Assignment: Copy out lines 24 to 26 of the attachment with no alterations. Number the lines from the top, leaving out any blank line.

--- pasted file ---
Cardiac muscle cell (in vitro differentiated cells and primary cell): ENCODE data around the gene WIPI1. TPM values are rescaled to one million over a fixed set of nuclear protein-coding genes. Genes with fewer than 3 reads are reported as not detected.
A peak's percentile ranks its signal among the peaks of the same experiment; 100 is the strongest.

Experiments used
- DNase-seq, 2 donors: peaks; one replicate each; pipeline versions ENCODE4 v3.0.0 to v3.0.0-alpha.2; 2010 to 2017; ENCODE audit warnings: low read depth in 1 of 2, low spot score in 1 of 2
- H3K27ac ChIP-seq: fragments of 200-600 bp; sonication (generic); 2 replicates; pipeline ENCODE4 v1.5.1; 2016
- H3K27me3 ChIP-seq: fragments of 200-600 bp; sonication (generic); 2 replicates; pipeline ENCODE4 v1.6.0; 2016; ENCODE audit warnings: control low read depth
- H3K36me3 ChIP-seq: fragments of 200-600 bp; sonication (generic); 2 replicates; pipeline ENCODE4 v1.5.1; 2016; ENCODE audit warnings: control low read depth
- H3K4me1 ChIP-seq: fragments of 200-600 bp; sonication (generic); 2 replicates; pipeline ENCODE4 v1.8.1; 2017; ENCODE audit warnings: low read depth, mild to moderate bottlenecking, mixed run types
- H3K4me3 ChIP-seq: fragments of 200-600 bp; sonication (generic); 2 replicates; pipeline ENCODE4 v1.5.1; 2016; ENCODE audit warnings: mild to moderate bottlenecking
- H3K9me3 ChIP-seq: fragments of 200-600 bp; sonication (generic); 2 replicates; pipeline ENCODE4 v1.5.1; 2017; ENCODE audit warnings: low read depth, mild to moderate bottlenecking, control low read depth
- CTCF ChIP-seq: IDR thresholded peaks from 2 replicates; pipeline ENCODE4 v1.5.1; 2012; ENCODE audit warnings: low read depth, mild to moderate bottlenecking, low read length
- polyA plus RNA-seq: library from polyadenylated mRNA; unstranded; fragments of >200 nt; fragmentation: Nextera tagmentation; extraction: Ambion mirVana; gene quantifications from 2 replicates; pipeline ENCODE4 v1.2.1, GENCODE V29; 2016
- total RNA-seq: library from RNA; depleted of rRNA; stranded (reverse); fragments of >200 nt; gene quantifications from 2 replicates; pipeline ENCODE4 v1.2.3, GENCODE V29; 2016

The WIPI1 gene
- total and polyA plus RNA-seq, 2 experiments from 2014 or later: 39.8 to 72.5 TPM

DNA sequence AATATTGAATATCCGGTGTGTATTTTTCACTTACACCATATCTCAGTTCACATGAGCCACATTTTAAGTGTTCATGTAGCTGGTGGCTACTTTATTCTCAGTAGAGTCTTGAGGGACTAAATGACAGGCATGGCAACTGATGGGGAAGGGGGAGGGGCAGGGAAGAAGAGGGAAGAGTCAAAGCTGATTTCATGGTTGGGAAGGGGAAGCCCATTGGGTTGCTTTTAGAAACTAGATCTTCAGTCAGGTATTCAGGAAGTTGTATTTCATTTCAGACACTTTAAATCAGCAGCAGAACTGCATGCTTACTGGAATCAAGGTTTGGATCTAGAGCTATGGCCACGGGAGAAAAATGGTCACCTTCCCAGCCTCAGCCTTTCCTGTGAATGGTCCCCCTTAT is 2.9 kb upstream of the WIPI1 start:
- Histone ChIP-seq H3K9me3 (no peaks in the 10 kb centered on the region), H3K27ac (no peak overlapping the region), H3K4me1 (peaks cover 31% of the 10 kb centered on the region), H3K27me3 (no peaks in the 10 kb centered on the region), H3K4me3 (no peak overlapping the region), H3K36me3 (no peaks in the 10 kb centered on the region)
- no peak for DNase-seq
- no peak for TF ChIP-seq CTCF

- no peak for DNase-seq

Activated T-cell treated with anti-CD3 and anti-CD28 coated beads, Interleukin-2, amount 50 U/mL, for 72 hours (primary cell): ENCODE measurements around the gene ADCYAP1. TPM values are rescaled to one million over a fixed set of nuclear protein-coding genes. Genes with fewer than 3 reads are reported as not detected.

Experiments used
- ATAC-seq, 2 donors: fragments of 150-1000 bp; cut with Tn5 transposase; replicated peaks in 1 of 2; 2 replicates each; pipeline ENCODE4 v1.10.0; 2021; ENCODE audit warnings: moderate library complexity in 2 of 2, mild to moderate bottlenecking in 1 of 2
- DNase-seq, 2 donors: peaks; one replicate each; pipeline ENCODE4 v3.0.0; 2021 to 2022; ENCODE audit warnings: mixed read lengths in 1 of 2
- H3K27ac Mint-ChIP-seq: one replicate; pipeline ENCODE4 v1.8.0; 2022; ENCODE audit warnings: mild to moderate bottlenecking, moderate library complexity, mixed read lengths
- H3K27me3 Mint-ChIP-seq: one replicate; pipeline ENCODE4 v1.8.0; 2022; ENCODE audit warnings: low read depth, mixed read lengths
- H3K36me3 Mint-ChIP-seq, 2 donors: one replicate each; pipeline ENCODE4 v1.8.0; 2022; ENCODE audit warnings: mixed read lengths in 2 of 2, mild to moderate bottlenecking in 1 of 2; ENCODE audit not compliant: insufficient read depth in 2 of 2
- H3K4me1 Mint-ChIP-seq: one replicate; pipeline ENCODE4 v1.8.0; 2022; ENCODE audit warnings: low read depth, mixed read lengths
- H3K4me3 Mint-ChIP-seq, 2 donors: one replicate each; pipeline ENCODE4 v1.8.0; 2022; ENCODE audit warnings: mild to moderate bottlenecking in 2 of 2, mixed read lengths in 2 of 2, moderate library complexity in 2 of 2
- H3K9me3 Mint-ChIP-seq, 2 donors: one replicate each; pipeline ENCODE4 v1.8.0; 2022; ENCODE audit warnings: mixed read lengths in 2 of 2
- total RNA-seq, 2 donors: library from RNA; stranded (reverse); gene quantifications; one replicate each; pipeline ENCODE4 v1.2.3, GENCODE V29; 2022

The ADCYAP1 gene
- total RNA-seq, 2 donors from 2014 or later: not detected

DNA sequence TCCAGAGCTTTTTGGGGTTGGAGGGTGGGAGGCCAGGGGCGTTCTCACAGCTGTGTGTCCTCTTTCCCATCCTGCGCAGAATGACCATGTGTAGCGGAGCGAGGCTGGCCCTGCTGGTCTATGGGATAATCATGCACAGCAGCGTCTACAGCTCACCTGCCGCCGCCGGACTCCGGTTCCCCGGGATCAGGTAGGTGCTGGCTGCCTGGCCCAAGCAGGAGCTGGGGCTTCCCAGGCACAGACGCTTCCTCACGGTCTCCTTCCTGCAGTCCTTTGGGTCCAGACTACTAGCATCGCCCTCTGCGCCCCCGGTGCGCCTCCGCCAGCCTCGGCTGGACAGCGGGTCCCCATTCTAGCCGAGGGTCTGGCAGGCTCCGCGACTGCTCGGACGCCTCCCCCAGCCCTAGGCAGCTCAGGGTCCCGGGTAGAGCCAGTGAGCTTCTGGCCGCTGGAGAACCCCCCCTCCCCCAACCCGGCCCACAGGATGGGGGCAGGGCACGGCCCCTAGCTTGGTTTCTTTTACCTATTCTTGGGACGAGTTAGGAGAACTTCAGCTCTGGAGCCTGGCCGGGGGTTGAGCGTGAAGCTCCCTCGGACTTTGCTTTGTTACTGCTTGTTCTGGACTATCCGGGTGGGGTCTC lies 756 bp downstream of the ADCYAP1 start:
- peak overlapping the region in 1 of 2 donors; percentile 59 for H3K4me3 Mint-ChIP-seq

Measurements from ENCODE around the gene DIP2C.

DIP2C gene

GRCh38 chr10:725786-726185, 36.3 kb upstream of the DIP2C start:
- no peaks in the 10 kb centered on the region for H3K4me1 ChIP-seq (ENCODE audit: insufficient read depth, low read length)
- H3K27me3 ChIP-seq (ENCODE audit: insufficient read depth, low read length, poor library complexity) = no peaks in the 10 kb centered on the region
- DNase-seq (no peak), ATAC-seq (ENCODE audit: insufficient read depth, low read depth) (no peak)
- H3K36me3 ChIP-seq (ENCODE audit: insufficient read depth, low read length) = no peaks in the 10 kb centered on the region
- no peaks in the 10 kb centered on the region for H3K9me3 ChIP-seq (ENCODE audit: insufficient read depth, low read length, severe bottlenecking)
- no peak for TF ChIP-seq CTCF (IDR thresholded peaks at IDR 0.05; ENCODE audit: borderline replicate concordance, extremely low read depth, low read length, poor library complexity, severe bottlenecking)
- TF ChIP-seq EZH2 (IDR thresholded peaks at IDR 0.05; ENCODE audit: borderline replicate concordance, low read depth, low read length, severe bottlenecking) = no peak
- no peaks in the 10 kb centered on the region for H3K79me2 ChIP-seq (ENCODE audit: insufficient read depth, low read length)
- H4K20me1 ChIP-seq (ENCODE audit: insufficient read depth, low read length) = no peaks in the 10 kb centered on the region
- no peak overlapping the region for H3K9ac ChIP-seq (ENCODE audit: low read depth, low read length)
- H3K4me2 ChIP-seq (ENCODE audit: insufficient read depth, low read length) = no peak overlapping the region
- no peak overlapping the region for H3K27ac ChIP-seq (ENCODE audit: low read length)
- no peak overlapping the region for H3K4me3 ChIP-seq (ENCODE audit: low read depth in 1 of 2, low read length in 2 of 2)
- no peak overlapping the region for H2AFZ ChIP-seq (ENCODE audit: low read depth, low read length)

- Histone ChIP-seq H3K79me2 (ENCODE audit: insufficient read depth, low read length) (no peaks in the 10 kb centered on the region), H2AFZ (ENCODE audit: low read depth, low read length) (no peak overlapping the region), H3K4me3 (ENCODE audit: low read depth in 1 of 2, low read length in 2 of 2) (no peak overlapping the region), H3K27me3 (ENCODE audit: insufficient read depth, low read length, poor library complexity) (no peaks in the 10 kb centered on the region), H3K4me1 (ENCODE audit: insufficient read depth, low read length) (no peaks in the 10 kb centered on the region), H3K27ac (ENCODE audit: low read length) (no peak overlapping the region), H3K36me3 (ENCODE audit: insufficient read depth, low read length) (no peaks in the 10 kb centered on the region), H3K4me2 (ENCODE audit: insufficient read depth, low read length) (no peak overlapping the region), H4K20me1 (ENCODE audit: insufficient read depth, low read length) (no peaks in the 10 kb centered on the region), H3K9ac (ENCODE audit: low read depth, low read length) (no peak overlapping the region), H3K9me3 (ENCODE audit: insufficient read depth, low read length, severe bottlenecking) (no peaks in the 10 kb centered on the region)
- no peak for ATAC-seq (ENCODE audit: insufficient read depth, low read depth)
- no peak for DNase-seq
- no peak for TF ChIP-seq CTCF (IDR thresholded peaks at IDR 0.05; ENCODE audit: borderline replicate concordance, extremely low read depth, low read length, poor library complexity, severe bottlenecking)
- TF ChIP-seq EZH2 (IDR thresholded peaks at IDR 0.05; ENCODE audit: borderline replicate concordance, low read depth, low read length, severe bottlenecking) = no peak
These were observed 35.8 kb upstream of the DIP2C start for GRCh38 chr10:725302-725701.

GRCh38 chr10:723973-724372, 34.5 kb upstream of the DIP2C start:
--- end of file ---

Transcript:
- DNase-seq, 2 donors: peaks; one replicate each; pipeline ENCODE4 v3.0.0; 2021 to 2022; ENCODE audit warnings: mixed read lengths in 1 of 2
- H3K27ac Mint-ChIP-seq: one replicate; pipeline ENCODE4 v1.8.0; 2022; ENCODE audit warnings: mild to moderate bottlenecking, moderate library complexity, mixed read lengths
- H3K27me3 Mint-ChIP-seq: one replicate; pipeline ENCODE4 v1.8.0; 2022; ENCODE audit warnings: low read depth, mixed read lengths